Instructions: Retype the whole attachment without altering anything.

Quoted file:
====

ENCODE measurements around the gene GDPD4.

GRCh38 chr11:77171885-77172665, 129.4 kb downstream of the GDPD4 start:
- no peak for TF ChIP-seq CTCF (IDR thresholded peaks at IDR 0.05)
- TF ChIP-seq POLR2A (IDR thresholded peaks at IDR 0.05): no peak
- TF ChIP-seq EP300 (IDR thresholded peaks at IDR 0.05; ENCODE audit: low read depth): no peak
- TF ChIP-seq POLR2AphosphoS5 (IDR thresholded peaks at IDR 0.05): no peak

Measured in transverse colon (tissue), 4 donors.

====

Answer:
ENCODE measurements around the gene GDPD4.

GRCh38 chr11:77171885-77172665, 129.4 kb downstream of the GDPD4 start:
- no peak for TF ChIP-seq CTCF (IDR thresholded peaks at IDR 0.05)
- TF ChIP-seq POLR2A (IDR thresholded peaks at IDR 0.05): no peak
- TF ChIP-seq EP300 (IDR thresholded peaks at IDR 0.05; ENCODE audit: low read depth): no peak
- TF ChIP-seq POLR2AphosphoS5 (IDR thresholded peaks at IDR 0.05): no peak

Measured in transverse colon (tissue), 4 donors.